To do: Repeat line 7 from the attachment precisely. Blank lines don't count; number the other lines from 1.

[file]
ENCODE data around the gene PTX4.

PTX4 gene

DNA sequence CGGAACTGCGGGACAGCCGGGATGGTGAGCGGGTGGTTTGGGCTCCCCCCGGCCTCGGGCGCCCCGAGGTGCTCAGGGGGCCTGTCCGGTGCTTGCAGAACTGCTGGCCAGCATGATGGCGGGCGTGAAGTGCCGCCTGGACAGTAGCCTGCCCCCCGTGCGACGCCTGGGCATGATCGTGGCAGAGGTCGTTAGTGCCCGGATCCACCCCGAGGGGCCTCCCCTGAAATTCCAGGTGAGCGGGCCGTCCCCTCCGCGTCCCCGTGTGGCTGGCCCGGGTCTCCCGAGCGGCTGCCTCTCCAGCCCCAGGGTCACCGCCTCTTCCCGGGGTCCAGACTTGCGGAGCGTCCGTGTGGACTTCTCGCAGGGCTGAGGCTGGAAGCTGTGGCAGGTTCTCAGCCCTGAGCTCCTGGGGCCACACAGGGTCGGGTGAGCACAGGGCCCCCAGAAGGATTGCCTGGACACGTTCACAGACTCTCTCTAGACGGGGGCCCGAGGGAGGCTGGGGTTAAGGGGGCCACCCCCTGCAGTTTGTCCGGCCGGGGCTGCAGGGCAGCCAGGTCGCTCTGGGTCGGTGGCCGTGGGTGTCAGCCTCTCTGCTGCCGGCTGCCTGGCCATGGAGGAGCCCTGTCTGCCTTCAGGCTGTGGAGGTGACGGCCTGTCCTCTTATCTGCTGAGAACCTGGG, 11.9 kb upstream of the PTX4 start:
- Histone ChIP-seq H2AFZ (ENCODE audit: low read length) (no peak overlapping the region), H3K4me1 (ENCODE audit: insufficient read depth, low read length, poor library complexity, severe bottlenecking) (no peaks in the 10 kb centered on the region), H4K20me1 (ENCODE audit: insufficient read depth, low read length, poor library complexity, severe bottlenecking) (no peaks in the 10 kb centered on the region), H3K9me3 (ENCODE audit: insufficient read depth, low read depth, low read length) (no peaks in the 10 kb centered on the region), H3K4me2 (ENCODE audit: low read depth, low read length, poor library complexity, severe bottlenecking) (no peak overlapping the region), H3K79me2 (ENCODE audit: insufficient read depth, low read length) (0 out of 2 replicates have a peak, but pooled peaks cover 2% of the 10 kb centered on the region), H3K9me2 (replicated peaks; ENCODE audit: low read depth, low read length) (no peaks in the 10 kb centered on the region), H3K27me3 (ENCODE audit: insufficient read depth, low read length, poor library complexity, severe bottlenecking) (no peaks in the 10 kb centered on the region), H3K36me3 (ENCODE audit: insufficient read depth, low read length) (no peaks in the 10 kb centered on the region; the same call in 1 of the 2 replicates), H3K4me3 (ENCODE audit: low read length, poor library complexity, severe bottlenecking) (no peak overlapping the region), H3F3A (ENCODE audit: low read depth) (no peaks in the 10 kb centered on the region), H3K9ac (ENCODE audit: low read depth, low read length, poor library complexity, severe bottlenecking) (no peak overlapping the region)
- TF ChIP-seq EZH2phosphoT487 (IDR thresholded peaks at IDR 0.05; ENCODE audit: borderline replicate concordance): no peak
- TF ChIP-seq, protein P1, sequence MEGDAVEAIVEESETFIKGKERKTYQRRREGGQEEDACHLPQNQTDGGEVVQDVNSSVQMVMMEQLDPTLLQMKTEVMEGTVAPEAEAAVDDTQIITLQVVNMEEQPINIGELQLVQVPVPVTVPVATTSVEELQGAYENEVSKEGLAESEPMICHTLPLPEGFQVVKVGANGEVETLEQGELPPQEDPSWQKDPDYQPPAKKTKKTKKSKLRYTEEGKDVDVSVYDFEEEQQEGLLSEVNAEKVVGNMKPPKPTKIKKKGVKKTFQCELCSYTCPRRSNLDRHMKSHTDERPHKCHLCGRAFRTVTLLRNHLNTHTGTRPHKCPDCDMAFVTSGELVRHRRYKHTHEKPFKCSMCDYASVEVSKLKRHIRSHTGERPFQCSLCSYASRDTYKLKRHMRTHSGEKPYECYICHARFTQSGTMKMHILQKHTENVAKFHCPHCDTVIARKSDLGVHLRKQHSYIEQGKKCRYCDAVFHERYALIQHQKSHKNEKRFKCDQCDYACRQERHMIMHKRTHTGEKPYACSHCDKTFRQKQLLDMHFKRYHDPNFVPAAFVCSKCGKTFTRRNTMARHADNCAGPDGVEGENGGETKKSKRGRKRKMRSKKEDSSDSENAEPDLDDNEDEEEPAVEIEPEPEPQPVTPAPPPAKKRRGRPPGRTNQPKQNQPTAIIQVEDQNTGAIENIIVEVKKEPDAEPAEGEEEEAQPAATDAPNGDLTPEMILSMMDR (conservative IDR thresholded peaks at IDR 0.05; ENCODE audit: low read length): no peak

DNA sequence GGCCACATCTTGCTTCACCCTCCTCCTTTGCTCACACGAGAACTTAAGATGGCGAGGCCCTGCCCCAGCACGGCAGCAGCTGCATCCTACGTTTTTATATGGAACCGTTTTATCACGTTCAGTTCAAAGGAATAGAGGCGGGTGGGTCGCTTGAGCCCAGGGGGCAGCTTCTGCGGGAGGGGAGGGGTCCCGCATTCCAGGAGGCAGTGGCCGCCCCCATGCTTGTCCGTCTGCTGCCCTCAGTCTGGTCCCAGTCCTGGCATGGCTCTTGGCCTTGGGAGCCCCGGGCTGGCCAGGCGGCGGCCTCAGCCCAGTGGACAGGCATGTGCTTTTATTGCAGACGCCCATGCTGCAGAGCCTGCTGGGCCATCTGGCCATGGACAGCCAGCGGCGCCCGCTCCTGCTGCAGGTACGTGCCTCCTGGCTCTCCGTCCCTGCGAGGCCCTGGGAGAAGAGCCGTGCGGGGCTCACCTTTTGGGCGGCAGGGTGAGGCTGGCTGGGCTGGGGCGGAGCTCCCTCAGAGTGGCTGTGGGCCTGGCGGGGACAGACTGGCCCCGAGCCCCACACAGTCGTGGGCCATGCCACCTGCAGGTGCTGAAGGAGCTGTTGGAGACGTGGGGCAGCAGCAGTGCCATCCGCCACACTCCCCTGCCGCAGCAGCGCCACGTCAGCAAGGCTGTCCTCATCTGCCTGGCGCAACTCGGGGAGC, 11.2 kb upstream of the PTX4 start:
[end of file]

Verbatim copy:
DNA sequence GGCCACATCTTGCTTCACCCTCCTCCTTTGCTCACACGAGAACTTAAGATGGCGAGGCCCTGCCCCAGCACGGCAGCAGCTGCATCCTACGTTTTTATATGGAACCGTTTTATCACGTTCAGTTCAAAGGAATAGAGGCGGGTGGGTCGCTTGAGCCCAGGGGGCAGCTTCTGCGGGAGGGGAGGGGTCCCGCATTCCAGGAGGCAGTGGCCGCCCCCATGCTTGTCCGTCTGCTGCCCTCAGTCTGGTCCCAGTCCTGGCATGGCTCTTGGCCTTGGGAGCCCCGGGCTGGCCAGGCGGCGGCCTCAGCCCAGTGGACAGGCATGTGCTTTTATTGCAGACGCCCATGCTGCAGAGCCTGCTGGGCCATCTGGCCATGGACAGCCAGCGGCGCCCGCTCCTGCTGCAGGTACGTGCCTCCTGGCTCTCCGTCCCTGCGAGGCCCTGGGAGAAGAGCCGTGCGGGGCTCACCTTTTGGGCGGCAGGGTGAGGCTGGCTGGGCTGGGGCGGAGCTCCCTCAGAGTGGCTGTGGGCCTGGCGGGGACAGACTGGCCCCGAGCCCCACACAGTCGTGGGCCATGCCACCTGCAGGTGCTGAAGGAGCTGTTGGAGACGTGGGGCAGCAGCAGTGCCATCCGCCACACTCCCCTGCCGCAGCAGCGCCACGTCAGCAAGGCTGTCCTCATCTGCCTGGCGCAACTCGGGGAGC, 11.2 kb upstream of the PTX4 start: